Coercive control and family law
Aug 2022
Divorce & Family

Coercive control and family law

Athena Fernyhough
Paralegal, Divorce & Family

Media coverage of the ongoing trial of former Manchester United and Wales footballer, Ryan Giggs, has cast light on a form of domestic abuse that is often misunderstood – coercive and controlling behaviour. Ryan Giggs is charged with coercive and controlling behaviour against his ex-partner, Kate Greville, between August 2017 and November 2020.

What is coercive control?
Coercive and controlling behaviour, or ‘coercive control’, is defined as an act, or pattern of acts, of assault, threats, humiliation and intimidation or other abuse that is used to harm, punish or frighten the victim.

Whilst many will recognise physical or verbal abuse, coercive control is often a more subtle form of domestic abuse. An abuser will use coercive and controlling behaviour in an attempt to make their partner dependent on them. The abuser’s coercive control often manifests itself in the following ways:

  • Isolating their partner from friends and family
  • Controlling where their partner goes, who they see and what they wear
  • Monitoring their partner’s phone usage
  • Controlling their partner’s finances
  • Sexual coercion
  • Making threats and intimidating their partner
  • Limiting their partner’s support from professionals

How does coercive control relate to family law?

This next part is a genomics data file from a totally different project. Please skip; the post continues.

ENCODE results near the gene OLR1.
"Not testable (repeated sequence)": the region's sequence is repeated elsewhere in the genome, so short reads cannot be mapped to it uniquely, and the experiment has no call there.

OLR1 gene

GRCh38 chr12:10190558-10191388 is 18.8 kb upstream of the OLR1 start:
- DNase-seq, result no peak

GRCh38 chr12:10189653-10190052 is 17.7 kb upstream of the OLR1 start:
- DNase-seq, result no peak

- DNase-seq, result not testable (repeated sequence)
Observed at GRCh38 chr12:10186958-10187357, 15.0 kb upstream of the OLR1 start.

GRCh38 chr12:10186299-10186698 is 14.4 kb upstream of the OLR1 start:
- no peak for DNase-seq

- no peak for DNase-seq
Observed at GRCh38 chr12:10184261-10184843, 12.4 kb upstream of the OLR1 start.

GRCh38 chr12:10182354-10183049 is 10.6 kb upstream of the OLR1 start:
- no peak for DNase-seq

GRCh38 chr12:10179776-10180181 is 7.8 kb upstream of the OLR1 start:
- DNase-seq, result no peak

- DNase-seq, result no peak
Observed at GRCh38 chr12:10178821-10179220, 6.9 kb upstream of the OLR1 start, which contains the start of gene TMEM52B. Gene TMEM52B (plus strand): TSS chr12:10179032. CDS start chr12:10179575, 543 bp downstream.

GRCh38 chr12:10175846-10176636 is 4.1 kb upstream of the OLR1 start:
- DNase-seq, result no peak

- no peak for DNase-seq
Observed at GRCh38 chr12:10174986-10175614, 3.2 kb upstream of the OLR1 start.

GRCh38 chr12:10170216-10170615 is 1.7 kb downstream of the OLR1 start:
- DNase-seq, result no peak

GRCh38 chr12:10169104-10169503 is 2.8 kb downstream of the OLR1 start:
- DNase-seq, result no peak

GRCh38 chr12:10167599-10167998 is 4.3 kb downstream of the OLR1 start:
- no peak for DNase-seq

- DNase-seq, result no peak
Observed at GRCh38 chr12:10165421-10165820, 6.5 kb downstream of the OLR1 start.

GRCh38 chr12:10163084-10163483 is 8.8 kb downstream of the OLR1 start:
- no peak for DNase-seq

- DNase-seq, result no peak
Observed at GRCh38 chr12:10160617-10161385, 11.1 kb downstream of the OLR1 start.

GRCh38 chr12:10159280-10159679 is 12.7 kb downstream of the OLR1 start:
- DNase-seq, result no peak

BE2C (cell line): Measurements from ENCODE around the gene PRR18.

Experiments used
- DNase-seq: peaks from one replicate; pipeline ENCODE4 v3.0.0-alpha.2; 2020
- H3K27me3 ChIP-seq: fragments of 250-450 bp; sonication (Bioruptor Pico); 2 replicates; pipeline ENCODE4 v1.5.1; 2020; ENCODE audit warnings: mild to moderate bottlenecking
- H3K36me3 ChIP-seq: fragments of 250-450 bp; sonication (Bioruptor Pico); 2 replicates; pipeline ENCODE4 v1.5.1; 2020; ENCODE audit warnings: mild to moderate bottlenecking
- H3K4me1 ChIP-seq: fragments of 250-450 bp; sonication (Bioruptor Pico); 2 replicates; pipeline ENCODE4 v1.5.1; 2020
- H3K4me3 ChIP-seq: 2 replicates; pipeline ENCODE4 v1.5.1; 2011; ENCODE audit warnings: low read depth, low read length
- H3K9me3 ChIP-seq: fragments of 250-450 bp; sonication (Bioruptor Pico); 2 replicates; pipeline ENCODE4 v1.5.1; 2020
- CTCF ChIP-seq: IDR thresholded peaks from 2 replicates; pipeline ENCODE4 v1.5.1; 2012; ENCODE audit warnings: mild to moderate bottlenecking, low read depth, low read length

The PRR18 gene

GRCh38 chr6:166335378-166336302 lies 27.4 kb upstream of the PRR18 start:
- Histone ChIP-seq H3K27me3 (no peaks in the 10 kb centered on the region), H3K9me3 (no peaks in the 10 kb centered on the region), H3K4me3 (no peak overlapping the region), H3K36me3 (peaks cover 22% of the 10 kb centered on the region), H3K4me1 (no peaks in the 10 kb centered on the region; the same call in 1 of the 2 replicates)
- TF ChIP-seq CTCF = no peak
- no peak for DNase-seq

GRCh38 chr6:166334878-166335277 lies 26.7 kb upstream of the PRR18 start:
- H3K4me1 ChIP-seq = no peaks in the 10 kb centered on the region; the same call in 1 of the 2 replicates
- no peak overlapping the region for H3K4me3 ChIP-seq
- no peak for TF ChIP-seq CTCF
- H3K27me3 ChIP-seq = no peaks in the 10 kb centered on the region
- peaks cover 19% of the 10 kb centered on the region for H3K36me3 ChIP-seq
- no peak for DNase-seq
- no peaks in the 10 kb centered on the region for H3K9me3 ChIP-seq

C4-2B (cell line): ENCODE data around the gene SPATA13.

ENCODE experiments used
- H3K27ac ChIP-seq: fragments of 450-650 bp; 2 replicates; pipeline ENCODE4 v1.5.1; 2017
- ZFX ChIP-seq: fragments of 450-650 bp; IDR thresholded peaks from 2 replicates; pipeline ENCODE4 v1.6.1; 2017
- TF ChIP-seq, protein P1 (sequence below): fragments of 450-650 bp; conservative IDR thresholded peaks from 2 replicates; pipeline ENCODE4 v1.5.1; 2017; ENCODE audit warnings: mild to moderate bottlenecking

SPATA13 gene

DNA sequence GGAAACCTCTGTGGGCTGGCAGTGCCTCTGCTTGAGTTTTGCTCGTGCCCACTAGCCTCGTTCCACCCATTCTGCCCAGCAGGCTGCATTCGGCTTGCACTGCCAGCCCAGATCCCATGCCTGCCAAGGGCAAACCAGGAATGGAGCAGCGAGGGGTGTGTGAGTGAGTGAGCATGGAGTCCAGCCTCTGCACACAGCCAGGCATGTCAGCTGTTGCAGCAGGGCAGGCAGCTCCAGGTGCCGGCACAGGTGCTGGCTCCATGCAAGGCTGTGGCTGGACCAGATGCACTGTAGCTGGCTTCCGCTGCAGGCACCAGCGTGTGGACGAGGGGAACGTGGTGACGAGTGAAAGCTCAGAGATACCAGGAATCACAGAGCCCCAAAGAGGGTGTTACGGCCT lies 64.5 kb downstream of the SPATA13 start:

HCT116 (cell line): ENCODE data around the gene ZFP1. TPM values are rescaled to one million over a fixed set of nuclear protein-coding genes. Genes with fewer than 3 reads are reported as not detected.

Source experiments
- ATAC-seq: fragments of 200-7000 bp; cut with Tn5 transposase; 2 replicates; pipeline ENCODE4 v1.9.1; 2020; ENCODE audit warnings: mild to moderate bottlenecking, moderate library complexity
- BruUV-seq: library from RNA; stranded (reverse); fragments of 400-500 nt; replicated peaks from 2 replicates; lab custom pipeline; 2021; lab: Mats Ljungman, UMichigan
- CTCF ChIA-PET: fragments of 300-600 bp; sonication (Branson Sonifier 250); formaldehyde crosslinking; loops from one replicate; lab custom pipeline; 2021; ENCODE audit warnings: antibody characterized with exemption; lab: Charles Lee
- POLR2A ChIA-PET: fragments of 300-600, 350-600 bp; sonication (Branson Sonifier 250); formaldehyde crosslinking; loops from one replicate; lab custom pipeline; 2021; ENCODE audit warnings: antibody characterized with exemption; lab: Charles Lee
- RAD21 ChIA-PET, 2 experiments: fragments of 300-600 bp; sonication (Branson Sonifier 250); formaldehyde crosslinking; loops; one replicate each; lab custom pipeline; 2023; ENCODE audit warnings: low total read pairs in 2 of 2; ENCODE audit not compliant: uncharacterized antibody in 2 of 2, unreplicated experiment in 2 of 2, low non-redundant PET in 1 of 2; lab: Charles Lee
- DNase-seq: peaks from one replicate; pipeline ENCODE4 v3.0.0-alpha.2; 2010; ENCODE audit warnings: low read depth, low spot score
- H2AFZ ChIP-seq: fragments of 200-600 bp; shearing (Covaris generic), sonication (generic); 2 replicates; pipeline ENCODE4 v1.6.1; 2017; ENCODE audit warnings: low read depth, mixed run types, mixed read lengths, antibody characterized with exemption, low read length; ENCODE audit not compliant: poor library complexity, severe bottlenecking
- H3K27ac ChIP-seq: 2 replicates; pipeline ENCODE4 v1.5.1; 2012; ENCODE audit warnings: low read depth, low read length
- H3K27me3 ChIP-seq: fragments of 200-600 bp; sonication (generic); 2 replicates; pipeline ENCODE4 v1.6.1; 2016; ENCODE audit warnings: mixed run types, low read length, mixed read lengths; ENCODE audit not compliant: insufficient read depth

Although coercive control is a crime under the Serious Crime Act 2015, it also plays an important part in family law.

A victim of coercive control may wish to apply to the court for a ‘Non-Molestation Order’, which offers the victim protection from the perpetrator. For example, the order may prohibit the perpetrator from contacting the victim. If the victim and perpetrator live together, the victim may also seek an ‘Occupation Order’, which can force the perpetrator to leave the property.

In cases where the parties have children together, upon separation they will need to make decisions about who their child will live with and how much time they will spend with each parent.

Perpetrators may continue to exert coercive control over the victim even after they have split up. For example, they may threaten to report the victim to Children’s Services if they do not do what they want. If children are exposed to this behaviour, then it could be harmful to them. Victims of coercive control may be concerned about how the perpetrator will parent and whether this will affect their child’s welfare. Victims may also worry that their children will be exposed to further coercive control if the perpetrator commences a new relationship.

How can we help?
Our experienced family team are happy to assist you with making an application for a Non-Molestation Order or Occupation Order. We can also provide advice relating to making arrangements when children are involved. Please contact a member of the team or call us on 0191 262 8231 to discuss how we can help.

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